Ramming is on the Rise

photo by Clay Banks

Over the course of only a few weeks, there have been at least 50 vehicle ramming attacks in the U.S.   This method of using a vehicle be it a car, truck or tractor to inflict death and injury on pedestrians is not new. There have been dozens of vehicle attacks across the globe, from Berlin to Barcelona, from Tokyo to Tajikistan over just the last decade. But this recent, drastic increase in numbers is troubling.

Given that the motive of these ramming attacks is to frighten and inhibit people from protesting and to change public behavior through violence, the perpetrators are clearly terrorists.

Not all these terror attacks are spur of the moment; investigators have discovered that many have been planned well in advance and that there are online networks instigating such attacks.  Many have been deliberate although they may appear spur of the moment.  But whether planned or impromptu, the situation is deadly and the threat extremely viable.

Clearly, not all gatherings that have been occurring were organized in conjunction with a municipality where some degree of security design could be prepared.  Not every protest group took out a City permit.  But given that the protests and violence are becoming more and more prevalent, attention to security in the planning stages is needed.

Protection against ramming attacks cannot be perfect.  Security is never perfect.  But the first countermeasure is to realize that this Method of Operation and threat exist, and that security personnel need to keep it foremost in mind, be aware.

Chameleon conducted a Threat, Risk and Vulnerability assessment for a prominent church which is located at the center of a large grassy park.  The church community liked the open atmosphere that the setting it offered.  But the problem was that it also offered the perfect setting for a ramming MO.  The solution was to simply plant trees around the perimeter and at various locations on the lawn that would make it much more difficult for a driver to plow into people.

Another Chameleon client was constructing a new religious campus.  They made sure that the design had the building seated at the highest elevation on the site.  That configuration with the secured environment sitting above the rest of the campus made for better security.  If a gathering venue by any chance includes an area that is elevated, for security purposes that would be the best center for activity.

A second, critical counter measure is to extend the security rings outward as far as possible.  In the case of a parade or moving protest, this is trickier than in the case of a static gathering.  In any case, the idea is to push the threat as far away from the target as possible, placing obstacles between the two to create time and distance.  A first ring might be the installation of bollards and barriers along the route or congregation area.  Parked cars, trucks and heavy equipment can also be a barrier between a would be rammer and pedestrians.  A second ring might involve restricting vehicular traffic so that routes around and towards the target are closed or access controlled.  A third ring could be conducting patrols in the neighboring areas to detect suspicious activity related to this MO.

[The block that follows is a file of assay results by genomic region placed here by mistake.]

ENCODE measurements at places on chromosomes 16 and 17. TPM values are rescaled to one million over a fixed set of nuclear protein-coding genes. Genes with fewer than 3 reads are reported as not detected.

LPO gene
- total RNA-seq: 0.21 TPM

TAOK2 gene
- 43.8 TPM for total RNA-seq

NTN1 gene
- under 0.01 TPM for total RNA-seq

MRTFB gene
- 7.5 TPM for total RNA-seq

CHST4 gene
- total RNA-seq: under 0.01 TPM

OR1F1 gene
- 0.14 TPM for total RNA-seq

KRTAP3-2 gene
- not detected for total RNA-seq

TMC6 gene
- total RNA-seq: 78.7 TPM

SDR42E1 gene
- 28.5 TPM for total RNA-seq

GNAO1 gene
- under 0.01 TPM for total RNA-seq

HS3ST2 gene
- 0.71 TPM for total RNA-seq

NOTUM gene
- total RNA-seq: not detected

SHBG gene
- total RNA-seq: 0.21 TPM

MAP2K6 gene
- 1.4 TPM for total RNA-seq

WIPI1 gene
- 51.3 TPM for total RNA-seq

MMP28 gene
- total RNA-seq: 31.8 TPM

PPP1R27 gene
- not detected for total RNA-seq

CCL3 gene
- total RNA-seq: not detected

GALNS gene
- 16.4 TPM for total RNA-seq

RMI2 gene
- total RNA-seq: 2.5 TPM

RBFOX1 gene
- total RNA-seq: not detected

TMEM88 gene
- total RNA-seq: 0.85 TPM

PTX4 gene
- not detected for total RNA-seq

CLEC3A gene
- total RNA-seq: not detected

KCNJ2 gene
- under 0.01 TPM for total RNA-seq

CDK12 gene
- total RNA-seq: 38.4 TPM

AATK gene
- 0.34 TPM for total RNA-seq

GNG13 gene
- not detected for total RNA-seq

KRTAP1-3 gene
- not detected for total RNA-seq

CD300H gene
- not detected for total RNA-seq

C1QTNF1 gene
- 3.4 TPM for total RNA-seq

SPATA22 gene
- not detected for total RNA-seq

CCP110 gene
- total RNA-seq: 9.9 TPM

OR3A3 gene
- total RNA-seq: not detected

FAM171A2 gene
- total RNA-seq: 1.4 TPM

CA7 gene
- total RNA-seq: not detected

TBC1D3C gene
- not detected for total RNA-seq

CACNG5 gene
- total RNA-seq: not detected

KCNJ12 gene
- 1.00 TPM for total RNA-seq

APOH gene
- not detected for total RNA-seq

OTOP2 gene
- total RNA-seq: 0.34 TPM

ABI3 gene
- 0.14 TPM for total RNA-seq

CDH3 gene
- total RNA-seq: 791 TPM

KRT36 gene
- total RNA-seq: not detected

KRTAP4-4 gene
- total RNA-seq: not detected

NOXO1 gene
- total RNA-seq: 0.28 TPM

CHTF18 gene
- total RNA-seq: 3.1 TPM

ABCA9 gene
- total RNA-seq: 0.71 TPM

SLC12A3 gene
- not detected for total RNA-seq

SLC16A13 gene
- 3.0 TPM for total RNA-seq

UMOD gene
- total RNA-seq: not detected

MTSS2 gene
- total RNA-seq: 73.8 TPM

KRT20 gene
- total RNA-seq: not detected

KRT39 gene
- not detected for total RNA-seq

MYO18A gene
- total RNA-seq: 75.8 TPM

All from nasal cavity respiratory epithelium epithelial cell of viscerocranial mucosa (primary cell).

In 2009, the Dutch royal family was the target of a car ramming attack on their open air bus during a Queen’s Day parade in Apeldoorn, Netherlands.  The driver drove through two police barricades at very high speed and although he missed the royal bus and slammed into a monument, many bystanders were killed and injured.  One of the security flaws in this instance was not blocking his route towards the target in a way that would have prevented him from accelerating to speed.  That would have constituted another outer security ring.

It’s tempting to focus on the internal rings, closest to the target.  But effective security is about the big picture.  It looks like car ramming threats are in our picture for the foreseeable future and it would be foolish not to prepare for this MO as best we can.


Further Reading:

Lessons from the Christmas Market

No Such Term as Active Shooter



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